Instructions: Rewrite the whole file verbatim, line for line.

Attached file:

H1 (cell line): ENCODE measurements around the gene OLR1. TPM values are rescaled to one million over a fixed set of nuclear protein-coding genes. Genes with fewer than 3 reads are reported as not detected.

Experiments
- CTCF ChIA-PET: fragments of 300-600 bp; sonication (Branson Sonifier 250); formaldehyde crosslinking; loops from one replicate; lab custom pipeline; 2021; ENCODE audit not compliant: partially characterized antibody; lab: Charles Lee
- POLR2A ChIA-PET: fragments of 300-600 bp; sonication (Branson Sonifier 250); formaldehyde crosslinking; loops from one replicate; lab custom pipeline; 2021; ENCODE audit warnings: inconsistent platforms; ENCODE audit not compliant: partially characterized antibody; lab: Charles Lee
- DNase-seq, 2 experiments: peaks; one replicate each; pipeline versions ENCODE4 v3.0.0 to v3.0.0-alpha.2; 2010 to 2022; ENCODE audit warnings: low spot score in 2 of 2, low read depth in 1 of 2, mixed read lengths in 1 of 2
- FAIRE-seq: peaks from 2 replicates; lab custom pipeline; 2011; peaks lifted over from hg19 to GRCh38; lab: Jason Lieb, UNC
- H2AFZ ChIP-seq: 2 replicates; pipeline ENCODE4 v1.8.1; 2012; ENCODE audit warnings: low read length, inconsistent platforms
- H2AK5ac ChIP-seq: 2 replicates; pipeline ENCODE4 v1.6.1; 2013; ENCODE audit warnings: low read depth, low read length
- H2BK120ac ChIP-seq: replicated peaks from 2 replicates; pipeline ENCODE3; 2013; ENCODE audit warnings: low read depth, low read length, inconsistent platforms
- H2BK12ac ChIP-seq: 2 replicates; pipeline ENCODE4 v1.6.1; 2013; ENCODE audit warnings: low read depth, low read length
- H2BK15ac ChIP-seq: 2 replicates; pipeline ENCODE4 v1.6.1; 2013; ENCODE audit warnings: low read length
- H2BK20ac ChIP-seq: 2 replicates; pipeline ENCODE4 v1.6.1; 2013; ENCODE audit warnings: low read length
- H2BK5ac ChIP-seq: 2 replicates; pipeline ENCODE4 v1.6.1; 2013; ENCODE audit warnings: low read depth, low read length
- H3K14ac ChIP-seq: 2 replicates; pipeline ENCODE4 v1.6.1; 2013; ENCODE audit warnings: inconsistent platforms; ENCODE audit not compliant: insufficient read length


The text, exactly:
H1 (cell line): ENCODE measurements around the gene OLR1. TPM values are rescaled to one million over a fixed set of nuclear protein-coding genes. Genes with fewer than 3 reads are reported as not detected.

Experiments
- CTCF ChIA-PET: fragments of 300-600 bp; sonication (Branson Sonifier 250); formaldehyde crosslinking; loops from one replicate; lab custom pipeline; 2021; ENCODE audit not compliant: partially characterized antibody; lab: Charles Lee
- POLR2A ChIA-PET: fragments of 300-600 bp; sonication (Branson Sonifier 250); formaldehyde crosslinking; loops from one replicate; lab custom pipeline; 2021; ENCODE audit warnings: inconsistent platforms; ENCODE audit not compliant: partially characterized antibody; lab: Charles Lee
- DNase-seq, 2 experiments: peaks; one replicate each; pipeline versions ENCODE4 v3.0.0 to v3.0.0-alpha.2; 2010 to 2022; ENCODE audit warnings: low spot score in 2 of 2, low read depth in 1 of 2, mixed read lengths in 1 of 2
- FAIRE-seq: peaks from 2 replicates; lab custom pipeline; 2011; peaks lifted over from hg19 to GRCh38; lab: Jason Lieb, UNC
- H2AFZ ChIP-seq: 2 replicates; pipeline ENCODE4 v1.8.1; 2012; ENCODE audit warnings: low read length, inconsistent platforms
- H2AK5ac ChIP-seq: 2 replicates; pipeline ENCODE4 v1.6.1; 2013; ENCODE audit warnings: low read depth, low read length
- H2BK120ac ChIP-seq: replicated peaks from 2 replicates; pipeline ENCODE3; 2013; ENCODE audit warnings: low read depth, low read length, inconsistent platforms
- H2BK12ac ChIP-seq: 2 replicates; pipeline ENCODE4 v1.6.1; 2013; ENCODE audit warnings: low read depth, low read length
- H2BK15ac ChIP-seq: 2 replicates; pipeline ENCODE4 v1.6.1; 2013; ENCODE audit warnings: low read length
- H2BK20ac ChIP-seq: 2 replicates; pipeline ENCODE4 v1.6.1; 2013; ENCODE audit warnings: low read length
- H2BK5ac ChIP-seq: 2 replicates; pipeline ENCODE4 v1.6.1; 2013; ENCODE audit warnings: low read depth, low read length
- H3K14ac ChIP-seq: 2 replicates; pipeline ENCODE4 v1.6.1; 2013; ENCODE audit warnings: inconsistent platforms; ENCODE audit not compliant: insufficient read length